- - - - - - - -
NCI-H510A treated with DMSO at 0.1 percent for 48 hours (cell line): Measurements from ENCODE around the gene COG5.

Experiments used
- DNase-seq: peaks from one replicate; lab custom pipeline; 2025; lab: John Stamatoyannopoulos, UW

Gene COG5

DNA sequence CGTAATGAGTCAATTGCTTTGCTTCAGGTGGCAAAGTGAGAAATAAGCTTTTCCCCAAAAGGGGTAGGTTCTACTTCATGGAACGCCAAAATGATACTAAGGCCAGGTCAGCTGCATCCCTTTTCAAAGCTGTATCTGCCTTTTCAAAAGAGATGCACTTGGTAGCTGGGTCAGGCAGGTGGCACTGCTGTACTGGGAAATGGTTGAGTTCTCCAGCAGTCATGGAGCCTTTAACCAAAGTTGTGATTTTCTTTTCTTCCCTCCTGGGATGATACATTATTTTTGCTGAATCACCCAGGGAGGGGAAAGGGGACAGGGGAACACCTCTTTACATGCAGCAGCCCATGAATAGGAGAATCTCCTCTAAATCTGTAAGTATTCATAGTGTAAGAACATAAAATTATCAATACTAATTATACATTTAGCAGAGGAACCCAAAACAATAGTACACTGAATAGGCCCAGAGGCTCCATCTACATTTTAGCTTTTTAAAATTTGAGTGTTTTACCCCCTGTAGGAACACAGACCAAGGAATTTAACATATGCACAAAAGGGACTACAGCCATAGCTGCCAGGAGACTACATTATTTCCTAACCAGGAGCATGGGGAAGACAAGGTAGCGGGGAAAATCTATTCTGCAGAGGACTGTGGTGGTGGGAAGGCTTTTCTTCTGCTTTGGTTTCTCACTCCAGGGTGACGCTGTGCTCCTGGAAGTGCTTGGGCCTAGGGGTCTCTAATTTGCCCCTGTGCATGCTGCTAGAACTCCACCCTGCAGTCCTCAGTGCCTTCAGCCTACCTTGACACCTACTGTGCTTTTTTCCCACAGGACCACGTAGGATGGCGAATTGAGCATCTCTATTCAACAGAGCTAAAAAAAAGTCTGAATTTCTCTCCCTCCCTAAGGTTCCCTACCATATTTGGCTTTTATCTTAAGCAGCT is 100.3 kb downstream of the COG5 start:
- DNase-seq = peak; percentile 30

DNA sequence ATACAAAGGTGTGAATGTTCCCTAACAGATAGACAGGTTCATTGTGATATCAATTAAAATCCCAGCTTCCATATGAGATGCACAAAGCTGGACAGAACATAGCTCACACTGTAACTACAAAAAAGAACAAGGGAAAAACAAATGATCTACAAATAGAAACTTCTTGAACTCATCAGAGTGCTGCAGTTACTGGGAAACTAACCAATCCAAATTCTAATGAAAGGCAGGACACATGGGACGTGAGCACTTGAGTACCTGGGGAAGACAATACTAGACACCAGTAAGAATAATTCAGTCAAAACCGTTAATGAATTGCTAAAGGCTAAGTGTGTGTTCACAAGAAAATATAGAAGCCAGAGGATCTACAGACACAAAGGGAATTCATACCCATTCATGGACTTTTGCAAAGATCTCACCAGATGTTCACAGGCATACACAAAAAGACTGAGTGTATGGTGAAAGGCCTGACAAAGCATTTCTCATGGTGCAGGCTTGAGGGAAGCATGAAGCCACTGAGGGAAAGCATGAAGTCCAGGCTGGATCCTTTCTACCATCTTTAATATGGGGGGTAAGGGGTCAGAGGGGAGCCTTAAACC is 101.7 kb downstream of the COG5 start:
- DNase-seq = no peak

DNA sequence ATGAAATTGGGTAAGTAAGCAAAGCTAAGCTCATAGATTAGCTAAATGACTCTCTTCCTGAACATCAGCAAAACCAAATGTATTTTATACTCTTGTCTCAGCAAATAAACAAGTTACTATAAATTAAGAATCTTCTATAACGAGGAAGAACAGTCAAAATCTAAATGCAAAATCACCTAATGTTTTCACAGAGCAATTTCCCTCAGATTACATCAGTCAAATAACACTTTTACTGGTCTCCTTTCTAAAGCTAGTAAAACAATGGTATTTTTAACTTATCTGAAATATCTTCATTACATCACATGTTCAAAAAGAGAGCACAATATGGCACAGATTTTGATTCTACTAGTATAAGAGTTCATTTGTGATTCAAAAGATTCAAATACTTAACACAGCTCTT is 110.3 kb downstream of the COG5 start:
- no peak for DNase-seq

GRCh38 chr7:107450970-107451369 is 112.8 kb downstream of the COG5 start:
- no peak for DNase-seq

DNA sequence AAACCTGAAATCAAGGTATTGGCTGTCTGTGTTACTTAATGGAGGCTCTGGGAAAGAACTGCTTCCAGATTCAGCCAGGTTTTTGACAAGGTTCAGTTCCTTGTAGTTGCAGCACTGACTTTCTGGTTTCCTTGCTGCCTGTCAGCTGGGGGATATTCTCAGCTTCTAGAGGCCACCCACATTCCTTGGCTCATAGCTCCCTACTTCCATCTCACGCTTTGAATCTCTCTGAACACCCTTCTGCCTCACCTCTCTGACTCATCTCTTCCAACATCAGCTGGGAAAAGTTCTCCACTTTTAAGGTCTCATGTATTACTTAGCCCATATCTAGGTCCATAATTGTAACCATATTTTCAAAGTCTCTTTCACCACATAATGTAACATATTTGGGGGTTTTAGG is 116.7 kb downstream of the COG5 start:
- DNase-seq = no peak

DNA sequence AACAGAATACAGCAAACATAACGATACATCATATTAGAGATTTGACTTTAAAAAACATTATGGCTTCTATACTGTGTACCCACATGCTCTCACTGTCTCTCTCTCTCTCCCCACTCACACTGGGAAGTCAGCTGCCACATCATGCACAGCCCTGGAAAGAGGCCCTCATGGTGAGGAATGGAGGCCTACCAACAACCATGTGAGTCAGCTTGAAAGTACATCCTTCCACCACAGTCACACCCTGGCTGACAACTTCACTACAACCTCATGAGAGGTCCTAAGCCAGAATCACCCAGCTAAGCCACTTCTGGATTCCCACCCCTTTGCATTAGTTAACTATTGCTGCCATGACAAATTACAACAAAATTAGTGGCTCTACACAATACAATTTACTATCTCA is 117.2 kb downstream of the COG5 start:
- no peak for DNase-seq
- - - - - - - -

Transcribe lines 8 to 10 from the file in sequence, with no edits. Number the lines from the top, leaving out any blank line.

- DNase-seq = no peak

DNA sequence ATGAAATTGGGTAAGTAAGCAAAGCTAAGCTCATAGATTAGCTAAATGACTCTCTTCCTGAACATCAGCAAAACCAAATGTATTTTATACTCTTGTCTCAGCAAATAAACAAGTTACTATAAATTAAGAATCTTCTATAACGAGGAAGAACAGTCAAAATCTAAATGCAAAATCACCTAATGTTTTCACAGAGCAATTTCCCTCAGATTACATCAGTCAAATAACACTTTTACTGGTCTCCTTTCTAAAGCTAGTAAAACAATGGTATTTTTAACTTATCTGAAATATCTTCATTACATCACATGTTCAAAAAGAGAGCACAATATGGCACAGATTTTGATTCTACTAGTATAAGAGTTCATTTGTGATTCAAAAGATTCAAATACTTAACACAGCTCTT is 110.3 kb downstream of the COG5 start:
- no peak for DNase-seq